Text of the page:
Over 175 years of fighting slavery
17 April 1839
The Anti-Slavery Society is formed by Thomas Clarkson, Thomas Fowell Buxton and other abolitionists to campaign against slavery worldwide.
Convened the world’s first anti-slavery convention in London.
Developed ‘slave-free produce’ consumer action groups, promoting alternatives to slave plantation sugar.
Helped establish the Brussels Act, the first comprehensive anti-slavery treaty, which allowed the inspection of ships and the arrest of anyone transporting slaves.
1904 – 1913
Campaigned against slavery practices perpetrated in the Congo Free State by King Leopold II of Belgium. The campaign eventually helped bring an end to Leopold’s tyranny.
Helped end the indentured labour system in the British colonies after campaigning against the use of Indian and Chinese “coolies”.
Played a pivotal role in ending the activities of the Peruvian Amazon Company, which was using indigenous slave labour in rubber production.
Successfully lobbied for the League of Nations inquiry into slavery, which resulted in the 1926 Slavery Convention that obliged all ratifying states to end slavery.
Influenced the content of the Supplementary Convention on the Abolition of Slavery.
Helped establish the Human Rights Fund for Indigenous People.
Supported an Indian NGO initiative for the establishment of the Rugmark Foundation.
An original supporter of the End Child Prostitution, Pornography and Trafficking campaign (ECPAT) and helped set up the UK branch.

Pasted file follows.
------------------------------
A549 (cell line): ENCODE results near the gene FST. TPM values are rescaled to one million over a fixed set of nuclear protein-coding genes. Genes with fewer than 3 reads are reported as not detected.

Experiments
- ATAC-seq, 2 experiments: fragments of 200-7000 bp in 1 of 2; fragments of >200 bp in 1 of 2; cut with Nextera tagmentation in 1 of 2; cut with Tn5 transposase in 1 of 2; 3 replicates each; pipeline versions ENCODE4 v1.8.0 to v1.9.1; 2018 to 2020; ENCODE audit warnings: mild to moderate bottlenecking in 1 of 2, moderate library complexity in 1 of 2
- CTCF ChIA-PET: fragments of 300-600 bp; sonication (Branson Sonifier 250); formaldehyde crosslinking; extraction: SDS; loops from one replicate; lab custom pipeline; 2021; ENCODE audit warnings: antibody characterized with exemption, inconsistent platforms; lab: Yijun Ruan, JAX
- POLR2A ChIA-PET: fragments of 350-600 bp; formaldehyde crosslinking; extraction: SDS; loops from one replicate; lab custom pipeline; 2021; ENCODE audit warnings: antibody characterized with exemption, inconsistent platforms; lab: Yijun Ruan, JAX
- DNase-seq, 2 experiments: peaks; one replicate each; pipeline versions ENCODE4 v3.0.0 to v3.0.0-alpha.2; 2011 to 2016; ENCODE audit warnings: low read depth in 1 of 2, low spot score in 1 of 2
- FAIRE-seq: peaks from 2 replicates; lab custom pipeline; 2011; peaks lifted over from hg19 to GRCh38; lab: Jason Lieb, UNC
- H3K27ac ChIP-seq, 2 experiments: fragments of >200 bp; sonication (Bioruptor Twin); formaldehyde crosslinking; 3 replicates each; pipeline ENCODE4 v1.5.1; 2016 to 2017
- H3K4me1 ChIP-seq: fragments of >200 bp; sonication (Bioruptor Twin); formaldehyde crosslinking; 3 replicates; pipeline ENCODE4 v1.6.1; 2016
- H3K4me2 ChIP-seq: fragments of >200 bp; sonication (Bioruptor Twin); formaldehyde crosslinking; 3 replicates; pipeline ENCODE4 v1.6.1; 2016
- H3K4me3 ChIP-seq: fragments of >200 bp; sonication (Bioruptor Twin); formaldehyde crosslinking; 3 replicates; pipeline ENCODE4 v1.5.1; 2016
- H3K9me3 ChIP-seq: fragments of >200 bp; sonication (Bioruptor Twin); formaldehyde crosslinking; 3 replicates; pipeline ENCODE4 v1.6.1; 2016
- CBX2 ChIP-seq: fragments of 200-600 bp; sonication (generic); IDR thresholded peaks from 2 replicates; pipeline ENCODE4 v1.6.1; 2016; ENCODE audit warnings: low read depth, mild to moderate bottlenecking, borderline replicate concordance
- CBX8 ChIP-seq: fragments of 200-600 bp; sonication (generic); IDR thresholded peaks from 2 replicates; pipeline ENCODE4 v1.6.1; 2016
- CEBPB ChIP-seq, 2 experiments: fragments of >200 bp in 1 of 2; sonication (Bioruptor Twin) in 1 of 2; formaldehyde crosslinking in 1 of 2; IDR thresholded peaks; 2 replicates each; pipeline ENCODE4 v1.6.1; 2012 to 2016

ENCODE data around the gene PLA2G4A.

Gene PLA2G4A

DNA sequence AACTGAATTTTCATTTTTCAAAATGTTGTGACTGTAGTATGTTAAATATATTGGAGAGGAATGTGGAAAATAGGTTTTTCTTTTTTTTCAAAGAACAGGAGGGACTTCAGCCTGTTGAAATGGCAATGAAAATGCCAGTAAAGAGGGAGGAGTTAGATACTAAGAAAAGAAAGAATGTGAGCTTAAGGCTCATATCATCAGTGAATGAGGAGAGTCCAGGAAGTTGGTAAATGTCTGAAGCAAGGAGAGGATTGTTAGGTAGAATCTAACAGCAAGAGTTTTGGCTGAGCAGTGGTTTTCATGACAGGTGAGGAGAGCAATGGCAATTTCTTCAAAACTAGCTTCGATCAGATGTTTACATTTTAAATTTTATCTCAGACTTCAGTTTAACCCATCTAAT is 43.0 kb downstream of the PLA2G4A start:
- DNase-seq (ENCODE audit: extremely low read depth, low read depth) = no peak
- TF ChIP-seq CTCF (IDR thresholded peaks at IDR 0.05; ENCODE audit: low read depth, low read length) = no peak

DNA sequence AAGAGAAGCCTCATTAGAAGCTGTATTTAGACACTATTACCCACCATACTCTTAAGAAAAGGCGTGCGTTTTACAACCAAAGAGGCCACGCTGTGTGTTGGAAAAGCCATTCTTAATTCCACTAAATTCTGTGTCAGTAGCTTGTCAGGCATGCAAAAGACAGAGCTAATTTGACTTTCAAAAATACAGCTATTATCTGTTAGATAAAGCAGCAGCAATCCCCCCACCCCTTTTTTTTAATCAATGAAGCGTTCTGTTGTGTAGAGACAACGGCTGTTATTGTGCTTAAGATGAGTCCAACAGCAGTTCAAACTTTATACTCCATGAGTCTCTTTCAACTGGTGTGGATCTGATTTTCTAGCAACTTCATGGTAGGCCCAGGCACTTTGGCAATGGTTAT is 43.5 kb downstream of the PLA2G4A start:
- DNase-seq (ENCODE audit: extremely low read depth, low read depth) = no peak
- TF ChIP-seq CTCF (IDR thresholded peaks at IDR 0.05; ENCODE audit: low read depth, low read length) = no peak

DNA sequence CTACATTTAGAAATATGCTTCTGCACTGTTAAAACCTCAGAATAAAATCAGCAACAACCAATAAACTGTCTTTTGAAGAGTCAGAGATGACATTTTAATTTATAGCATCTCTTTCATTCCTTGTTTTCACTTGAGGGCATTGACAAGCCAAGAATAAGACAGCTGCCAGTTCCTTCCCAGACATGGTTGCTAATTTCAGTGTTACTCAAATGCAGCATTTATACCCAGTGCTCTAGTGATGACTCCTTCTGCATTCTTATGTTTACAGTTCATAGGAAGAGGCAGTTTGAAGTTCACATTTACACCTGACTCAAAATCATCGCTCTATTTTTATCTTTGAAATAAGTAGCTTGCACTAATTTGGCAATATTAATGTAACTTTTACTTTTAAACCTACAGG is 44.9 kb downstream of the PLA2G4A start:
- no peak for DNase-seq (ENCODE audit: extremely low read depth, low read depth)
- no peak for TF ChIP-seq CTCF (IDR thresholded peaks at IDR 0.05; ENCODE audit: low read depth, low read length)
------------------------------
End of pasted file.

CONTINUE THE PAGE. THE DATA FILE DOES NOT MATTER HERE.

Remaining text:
One of the organisers of the 1998 Global March against Child Labour, which helped lead to the adoption of a new ILO Convention on the Worst Forms of Child Labour, 1999 (No. 182).
Successfully campaigned for the abolishment of bonded labour practices in Nepal.
With local NGO Timidria conducted a survey that led to the criminalisation of slavery in Niger.
Lobbied the Brazilian government to introduce a National Plan for the Eradication of Slavery.
Successfully lobbied to make trafficking of sexual and labour exploitation a criminal offence in the UK.
Organised a major campaign which resulted in the United Arab Emirates freeing over 3,000 children trafficked to be used as camel jockeys, and UAE, Qatar and Kuwait abolishing the practice.
Influenced the development of the Council of Europe Convention against trafficking in human beings, which is the first international standard to guarantee trafficked people minimum standards of protection and support. The convention was ratified by the UK government at the end of 2008.
Helped push for the appointment of a UN Special Rapporteur on Contemporary Forms of Slavery.
We successfully campaigned to criminalise slavery in Mauritania (2007).
The United Nations’ decision to create a new Special Rapporteur on Contemporary Forms of Slavery. They will report directly to the UN Human Rights Council on measures that Governments need to take to tackle slavery practices in their respective countries. This is the first new UN mechanism on slavery in over 30 years.
We supported a former slave, Hadijatou Mani in international ECOWAS (the Economic Community Of West African States) court that found the state of Niger guilty of failing to protect her from slavery . The ruling set a legal precedent for Niger and all other ECOWAS state to protect people from slavery.
Following the campaign by Anti-Slavery International and Liberty in June, the UK Parliament introduced a criminal offence of forced labour in the Coroners and Justice Act 2009.
Our Home Alone campaign played a big part in persuading the International Labour Organization to adopt a Convention on Decent Work for Domestic Workers in June 2011, which secures the rights of millions of domestic workers across the globe.
We successfully campaigned to force the UK government to sign up to a new EU anti-trafficking law, providing legal basis for protection and justice for trafficking victims.